Home Letters Progress made so far in agri sector (Part 2)
There has also been a push for the development of high-earning non-traditional crops. Budget 2020 had several incentives for the cultivation of corn and soya bean. NAREI has also intensified its efforts to promote the cultivation of a number of high income-earning non-traditional crops like broccoli and cauliflower. The agency has conducted several sensitisation programmes to help farmers prepare or transition their land for the cultivation of these superfoods.
With the challenges faced in the aquaculture sector, His Excellency President Dr. Mohamed Irfaan Ali recently announced that Government will soon launch an aquaculture master plan. Heads of Missions from countries with thriving aquaculture industries have been engaged, and specialists from these countries have been invited to work with Government to develop a plan best suited for Guyana.
As it relates to the sugar industry, since taking office, Government has been working to ensure positive changes are made within the sector. After taking office, Government immediately put systems in place to get things up and running at GuySuCo. An initial investment of $3B was made by Government to reopen the Rose Hall, Skeldon, and Enmore estates. An additional $4B was later injected into the sector to recapitalise the estates at Blairmont, Albion, and Uitvlugt. Operational assessments were carried out at each of the estates, and it was determined that the estates that were still allowed to operate were operating at 60% capacity.
Government made it clear that the first step for GuySuCo was to get it to a place where it can break even in terms of its production. A comprehensive plan for GuySuCo has since been developed, and is currently at the level of Cabinet for review.
It would be remiss of me to omit the fact that GuySuCo has also rehired hundreds of workers, most of whom were callously placed on the breadline when the estates were closed by the previous administration.
Shortly after taking office, Minister Mustapha sought Cabinet’s approval for $29M to commence rehabilitation works to several access dams in Regions Two, Three, Five, and Six. These works were considered urgent, as some 91,580 acres of rice fields were under threat due to inaccessible dams. Farmers would’ve suffered millions in losses if the Minister did not immediately put systems in place to carry out those works.
He then made recommendations, and Cabinet again approved the release of an additional $98 million to conduct urgent repairs on critical infrastructure in the Mahaica-Mahaicony-Abary Agricultural Development Authority, which is the largest agriculture scheme in the country. This injection saw the clearing of over 252 drains, and benefited approximately 96,000 acres of rice land in the area, and over 2300 farmers’ families within the Abary-Berbice and the Mahaica-Mahaicony blocks.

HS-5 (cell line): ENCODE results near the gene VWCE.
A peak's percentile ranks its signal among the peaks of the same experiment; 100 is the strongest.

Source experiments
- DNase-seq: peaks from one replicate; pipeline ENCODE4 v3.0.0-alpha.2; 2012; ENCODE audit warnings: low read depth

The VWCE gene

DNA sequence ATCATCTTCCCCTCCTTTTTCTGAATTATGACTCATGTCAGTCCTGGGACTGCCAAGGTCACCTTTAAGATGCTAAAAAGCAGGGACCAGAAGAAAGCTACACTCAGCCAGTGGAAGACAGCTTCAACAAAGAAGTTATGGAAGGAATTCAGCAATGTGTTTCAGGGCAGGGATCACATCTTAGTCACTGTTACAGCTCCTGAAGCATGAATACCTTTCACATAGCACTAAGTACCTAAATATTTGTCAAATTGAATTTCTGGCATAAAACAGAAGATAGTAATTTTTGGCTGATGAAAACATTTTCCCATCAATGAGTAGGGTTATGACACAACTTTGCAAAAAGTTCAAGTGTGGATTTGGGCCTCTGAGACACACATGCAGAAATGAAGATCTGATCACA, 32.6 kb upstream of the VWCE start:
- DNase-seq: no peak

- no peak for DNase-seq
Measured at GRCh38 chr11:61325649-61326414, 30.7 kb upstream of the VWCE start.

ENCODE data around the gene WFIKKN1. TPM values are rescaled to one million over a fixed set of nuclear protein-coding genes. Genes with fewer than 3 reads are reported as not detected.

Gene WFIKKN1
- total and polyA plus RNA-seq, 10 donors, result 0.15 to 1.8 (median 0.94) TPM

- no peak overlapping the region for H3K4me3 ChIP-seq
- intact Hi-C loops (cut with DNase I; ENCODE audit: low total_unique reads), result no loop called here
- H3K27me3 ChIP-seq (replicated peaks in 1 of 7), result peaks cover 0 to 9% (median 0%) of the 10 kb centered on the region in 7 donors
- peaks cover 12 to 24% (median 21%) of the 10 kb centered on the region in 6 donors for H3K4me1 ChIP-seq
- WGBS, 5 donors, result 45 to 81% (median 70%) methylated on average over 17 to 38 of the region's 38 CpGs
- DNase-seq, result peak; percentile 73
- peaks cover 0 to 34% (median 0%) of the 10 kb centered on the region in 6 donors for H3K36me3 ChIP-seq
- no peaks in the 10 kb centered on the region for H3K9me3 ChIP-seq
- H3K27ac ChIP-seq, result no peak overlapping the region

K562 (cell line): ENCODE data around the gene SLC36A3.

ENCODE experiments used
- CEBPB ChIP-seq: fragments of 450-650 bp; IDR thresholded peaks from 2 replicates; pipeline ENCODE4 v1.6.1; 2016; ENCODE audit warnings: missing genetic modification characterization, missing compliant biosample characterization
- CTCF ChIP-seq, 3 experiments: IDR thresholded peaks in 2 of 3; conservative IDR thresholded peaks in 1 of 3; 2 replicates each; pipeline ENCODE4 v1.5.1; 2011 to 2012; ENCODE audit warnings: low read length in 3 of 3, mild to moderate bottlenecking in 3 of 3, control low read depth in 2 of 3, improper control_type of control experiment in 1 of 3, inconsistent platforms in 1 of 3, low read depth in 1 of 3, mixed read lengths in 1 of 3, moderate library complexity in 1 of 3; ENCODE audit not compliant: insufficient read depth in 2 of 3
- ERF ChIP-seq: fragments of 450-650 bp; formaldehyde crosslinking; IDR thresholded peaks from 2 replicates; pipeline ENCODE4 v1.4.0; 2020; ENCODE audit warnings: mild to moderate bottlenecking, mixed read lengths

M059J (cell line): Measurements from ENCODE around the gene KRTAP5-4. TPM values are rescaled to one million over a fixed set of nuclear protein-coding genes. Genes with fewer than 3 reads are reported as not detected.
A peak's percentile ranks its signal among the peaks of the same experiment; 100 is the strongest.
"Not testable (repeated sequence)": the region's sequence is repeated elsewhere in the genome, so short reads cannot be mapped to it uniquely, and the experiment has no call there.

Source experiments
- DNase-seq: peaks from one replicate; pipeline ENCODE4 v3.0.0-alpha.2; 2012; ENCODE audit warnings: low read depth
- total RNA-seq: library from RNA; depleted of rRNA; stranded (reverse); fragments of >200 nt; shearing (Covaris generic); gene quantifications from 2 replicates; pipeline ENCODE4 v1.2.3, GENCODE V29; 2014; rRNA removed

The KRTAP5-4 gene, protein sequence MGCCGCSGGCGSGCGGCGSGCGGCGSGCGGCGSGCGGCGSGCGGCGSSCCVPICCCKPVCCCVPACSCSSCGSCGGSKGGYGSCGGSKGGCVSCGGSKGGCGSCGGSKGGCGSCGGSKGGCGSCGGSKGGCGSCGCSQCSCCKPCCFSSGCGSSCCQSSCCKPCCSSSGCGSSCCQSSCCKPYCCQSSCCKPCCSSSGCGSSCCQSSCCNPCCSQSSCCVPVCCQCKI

Mr. Editor, 12 of the 32 promises for the agriculture sector contained in the manifesto have already been achieved. The rates for land rentals and drainage and irrigation charges have been reversed to what they were in 2014, and agriculture machinery and inputs no longer attract value added tax. The Minister has also resumed the seed and acoushi ants bait distribution project.
In his first letter, the writer said, “Other than clearing some drains and quickly tending to flooding in several areas, nothing much has been happening in agriculture”. What the writer should be made aware of is that Government had made it clear that the 2020 budget was an emergency budget. In the agriculture sector, budget 2020 was designed to provide funds to carry out emergency works and prepare the sector for the transformative projects that would materialise once Budget 2021 is passed, and over the next five years.
Below is a list of 10 other meaningful interventions:
1. An initial sum of Gy$2.6M was spent to assist Essequibo rice farmers with paddy bug infestation.
2. Paddy Bug Action Units were established in five Regions.
3. Panama was finally engaged in regard to the outstanding $1.9B owed to Guyana for shipment of rice.
4. Noting the effects climate change is having on cultivation, a ‘Smart Agriculture Initiative’ was launched, so that farmers can procure shade-house materials at a cost price from NAREI.
5. A Vaisala Automatic Weather Station was installed at Saxacalli.
6. Assistance has been given to several farmers’ groups, like the Woodley Park Women’s Cash Crop Farmers Group, to help them with expanding their cultivation.
7. A $63M Fertiliser testing Lab has been commissioned.
8. Two new coconut nurseries have been established to decentralise access to quality planting materials.
9. Assistance in the form of fertilisers, chemicals, and other planting materials has been given to flood-affected farmers in the Pomeroon. And
10. Three contracts totalling $174M have been signed for the construction of a water conservancy in West Watooka, Region 10.
I encourage the writer to exercise patience and await the passage of Budget 2021. The proposed budget for the Ministry of Agriculture was developed to kick-start the sector. Several transformative projects and developmental investments have been included, and Guyanese can rest assured that Guyana’s agriculture sector will thrive.
In conclusion, I wish to extend an invitation to the writer to meet with the Honourable Minister if this letter lacks clarity in any way. He can also use the opportunity to present some facts on the claims made about demanding “taxes” on contractors, as I am unaware of this, and cannot make a pronouncement at this time because no names or concrete information was given.
Ministry of Agriculture